Understanding the Strengths and Weaknesses of Britain's Road Safety Performance PPR796

Transport Research Laboratory (TRL)
Publication date: 
September 2016

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There are fewer road deaths per head of the population in Britain than in almost any other country in the world. With minor variations in international rankings, this has been the case consistently for many years. The most recent data (2015) show that Norway and Sweden both have fewer road deaths per head than Britain while Switzerland, Denmark and the Netherlands have more. The work reported here has attempted to disaggregate this important but high-level statistic and to explore the relative safety of Britain’s roads, road users and vehicles in order to see if there are areas where renewed focus might deliver significant safety benefits. In areas where Britain’s road safety record is even better than those of other countries, it may be possible to improve Britain’s roads further still through measures which have been found to be effective elsewhere, though these areas were not the focus of the study reported here.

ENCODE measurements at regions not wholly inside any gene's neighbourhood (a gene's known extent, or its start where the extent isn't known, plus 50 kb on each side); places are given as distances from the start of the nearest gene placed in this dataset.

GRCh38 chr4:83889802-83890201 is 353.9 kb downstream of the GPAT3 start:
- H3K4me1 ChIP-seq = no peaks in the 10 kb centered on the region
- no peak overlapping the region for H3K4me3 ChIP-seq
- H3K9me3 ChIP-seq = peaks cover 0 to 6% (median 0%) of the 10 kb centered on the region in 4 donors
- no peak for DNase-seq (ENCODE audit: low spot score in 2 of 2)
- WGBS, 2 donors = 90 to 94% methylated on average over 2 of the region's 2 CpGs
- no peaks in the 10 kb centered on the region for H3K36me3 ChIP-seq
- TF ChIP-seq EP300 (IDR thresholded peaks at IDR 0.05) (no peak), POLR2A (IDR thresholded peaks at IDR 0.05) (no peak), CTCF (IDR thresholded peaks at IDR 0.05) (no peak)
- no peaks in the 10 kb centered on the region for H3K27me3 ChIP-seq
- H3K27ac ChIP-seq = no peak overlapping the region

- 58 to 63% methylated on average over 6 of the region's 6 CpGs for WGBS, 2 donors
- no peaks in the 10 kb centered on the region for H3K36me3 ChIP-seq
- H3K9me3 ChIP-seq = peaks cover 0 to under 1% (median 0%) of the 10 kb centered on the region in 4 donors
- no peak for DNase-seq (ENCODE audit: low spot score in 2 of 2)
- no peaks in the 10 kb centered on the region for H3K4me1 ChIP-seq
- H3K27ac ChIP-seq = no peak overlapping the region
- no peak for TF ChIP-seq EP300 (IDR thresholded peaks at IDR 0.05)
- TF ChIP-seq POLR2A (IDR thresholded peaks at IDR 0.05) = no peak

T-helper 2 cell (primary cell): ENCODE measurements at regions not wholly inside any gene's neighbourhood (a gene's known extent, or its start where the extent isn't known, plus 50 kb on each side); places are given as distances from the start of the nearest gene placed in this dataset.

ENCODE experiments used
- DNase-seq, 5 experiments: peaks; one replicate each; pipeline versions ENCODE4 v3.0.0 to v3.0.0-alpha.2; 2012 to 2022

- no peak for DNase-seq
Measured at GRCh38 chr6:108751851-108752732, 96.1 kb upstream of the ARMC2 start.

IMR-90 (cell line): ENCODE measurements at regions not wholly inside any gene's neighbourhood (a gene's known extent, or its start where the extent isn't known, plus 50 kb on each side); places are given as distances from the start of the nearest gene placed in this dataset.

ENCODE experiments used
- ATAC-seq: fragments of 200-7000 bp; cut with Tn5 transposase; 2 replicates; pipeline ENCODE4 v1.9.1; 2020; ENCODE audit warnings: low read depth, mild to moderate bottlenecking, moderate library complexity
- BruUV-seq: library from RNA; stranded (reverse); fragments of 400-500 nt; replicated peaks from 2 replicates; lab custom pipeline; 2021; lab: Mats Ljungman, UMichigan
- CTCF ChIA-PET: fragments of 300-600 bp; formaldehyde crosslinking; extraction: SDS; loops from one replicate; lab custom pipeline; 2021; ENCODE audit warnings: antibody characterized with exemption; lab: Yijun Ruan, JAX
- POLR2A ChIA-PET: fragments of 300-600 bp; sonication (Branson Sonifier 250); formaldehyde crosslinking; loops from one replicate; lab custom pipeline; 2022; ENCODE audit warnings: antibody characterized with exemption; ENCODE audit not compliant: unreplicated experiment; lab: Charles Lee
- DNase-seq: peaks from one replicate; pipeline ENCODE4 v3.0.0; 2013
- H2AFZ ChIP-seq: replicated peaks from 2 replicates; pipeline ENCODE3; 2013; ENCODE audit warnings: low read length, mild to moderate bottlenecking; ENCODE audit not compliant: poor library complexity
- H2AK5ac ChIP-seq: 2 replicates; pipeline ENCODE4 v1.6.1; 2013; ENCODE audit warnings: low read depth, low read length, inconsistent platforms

Britain’s relative position is broadly consistent when the road fatality rate is expressed in terms of road deaths per head as above, road deaths per person-kilometre, or road deaths as a proportion of all deaths. Britain’s relative performance may partly be due to higher levels of compliance, for example with mobile phone and drink-drive legislation.

The comparisons used to assess the relative safety of different countries’ roads described above necessarily involve using figures which are averaged across each country as a whole. These can disguise the variation within each country and differences in different aspects of the road safety system. Nonetheless, some indicative differences between Britain and other countries with similar numbers of road deaths per head emerge in relation to the safety of each of the three aspects of roads, road users and vehicles.